(Update) MBTA bus driver who blamed crash on sneezing fit pleads not guilty

An MBTA bus driver who allegedly told police a sneezing fit caused her to crash a Route 57 bus in Newton pleaded not guilty Tuesday morning to obstruction of justice.

mbta bus crash newton boston The MBTA bus that crashed in Newton on May 18, 2014. Seven people were injured. The bus jumped the sidewalk and partially hung over I-90, the Mass. Pike.
Credit: Nicolaus Czarnecki/Metro

 

An MBTA bus driver who allegedly told police a sneezing fit caused her to crash a Route 57 bus in Newton pleaded not guilty Tuesday morning to obstruction of justice.

 

Shanna Shaw, who has worked for the T since 1996, has been put on unpaid leave and charged with obstruction of justice for allegedly lying to investigators following the May 18 crash.

 

 

According to RMV Spokeswoman Sara Lavoie, Shaw's personal and commercial licenses were suspended at the request of MBTA Transit Police who were concerned that she posed an immediate threat to public safety.

Transit Police said in an affidavit that Shaw blamed the crash on a sneezing fit, but later admitted that she was holding a cellphone while driving.

Shaw was also cited for speeding, operating to endanger, and impeded operation of a motor vehicle. She is due to be arraigned Tuesday.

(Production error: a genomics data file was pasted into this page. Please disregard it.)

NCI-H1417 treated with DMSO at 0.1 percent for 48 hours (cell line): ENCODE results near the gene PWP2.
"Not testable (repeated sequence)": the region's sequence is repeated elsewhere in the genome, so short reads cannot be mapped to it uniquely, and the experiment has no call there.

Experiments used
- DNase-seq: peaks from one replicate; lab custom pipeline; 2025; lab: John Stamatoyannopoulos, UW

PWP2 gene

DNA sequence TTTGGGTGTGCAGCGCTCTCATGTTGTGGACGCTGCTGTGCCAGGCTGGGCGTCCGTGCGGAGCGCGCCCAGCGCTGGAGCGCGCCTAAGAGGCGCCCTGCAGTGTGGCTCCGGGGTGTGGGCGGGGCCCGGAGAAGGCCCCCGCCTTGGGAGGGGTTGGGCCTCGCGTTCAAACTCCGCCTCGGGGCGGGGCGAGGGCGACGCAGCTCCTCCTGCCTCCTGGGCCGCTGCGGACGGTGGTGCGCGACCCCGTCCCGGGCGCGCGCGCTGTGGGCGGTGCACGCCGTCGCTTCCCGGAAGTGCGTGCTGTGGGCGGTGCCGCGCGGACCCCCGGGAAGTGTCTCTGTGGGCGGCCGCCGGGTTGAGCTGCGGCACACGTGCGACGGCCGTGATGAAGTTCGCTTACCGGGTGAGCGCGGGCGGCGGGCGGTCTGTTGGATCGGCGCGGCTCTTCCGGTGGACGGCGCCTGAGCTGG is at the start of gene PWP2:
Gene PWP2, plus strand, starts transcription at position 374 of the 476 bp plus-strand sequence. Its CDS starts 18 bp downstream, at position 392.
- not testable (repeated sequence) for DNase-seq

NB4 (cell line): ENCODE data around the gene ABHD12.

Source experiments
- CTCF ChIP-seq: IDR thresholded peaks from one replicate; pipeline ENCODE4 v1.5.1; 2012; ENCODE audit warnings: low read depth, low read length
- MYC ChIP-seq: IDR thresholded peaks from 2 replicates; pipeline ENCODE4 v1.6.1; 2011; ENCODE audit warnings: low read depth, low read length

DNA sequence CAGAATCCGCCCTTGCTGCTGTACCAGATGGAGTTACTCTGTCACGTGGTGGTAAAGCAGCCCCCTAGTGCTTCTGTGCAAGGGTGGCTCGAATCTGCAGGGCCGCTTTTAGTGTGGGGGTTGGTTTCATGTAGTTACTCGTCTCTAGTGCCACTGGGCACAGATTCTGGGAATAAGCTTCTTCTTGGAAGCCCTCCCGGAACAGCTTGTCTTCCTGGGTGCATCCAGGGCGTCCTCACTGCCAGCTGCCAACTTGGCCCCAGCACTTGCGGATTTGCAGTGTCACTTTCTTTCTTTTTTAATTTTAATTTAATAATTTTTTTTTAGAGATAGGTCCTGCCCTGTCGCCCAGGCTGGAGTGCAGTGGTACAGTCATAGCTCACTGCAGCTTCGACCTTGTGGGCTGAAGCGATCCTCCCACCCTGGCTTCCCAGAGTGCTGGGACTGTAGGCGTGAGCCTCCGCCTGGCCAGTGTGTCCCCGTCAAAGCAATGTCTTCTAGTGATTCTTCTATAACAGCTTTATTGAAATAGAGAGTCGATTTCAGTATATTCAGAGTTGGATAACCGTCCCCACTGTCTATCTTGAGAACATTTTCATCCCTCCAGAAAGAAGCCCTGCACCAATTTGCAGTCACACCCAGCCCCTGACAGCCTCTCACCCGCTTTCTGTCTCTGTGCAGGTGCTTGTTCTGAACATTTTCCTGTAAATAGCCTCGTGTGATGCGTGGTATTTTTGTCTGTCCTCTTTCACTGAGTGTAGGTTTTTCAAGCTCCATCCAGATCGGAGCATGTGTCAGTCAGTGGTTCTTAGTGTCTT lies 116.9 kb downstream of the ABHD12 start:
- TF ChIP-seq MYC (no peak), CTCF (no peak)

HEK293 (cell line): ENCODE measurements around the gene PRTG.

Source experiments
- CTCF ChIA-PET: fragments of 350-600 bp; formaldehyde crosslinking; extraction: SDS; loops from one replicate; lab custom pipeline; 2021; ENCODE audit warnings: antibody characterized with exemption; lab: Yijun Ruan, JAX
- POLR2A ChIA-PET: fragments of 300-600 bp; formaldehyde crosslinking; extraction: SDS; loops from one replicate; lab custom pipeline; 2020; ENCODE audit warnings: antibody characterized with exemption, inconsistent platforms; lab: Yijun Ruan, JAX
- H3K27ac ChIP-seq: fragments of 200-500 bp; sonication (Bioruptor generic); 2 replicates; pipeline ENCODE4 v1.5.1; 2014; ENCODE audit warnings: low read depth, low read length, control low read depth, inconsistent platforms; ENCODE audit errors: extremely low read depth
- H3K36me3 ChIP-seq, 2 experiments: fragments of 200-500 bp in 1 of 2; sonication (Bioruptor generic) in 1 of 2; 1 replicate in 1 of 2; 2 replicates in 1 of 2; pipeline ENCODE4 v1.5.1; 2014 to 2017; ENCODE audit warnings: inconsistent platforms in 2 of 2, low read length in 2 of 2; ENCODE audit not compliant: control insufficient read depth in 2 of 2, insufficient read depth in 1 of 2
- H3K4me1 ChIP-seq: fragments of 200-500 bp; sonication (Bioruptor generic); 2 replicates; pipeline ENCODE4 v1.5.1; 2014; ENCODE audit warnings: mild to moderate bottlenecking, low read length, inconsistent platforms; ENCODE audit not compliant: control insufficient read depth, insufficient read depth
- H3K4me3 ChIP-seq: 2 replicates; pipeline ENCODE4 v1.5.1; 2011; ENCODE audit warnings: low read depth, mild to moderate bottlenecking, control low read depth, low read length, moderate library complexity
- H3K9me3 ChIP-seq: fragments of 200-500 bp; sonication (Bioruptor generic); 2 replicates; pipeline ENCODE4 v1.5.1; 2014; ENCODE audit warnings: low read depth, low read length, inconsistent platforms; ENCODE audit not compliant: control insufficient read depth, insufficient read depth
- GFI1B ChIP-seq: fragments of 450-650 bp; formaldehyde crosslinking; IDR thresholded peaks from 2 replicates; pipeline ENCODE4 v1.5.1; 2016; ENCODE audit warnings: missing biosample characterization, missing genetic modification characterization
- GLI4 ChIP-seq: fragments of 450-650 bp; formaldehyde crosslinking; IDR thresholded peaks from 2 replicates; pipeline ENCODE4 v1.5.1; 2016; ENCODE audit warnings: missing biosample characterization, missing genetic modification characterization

According to the affidavit, Shaw told police that as she turned left approaching the Route 90 overpass, she was in the middle lane and "began to sneeze. Because of the sneezing, she stated she closed her eyes. When she opened her eyes, she recognized the bus was turning too far to the left."

Shaw said she slid out of her seat as she tried to gain control of the bus, but was unable to do so, and fell to the floor as the bus travelled over the sidewalk and collided with the guardrail.

When questioned by police, Shaw initially denied that she had a cellphone in her possession at the time of the crash, and said she did not reenter the bus to radio for help after evacuating.

"I did not want to go back on the bus because it was hanging over the highway," Shaw allegedly said.

However, according to the affidavit, Shaw admitted that she did in fact have a cellphone when police heard it ringing in her purse while she was being treated at St. Elizabeth's Hospital in Brighton.

Police reviewed surveillance video, which showed Shaw apparently holding what appeared to be a cellphone in her left hand and an unidentified item in her right hand while operating the bus, the affidavit states.

After the crash, surveillance allegedly shows Shaw did in fact reenter the bus to retrieve an item from the ground, according to the affidavit.

In 2009, the MBTA enacted a banned operators from possessing electronic devices while on the job. Police said Shaw's phone had no record of calls or text messages after 5:30 a.m.

Follow Morgan Rousseau on Twitter: @MetroMorgan
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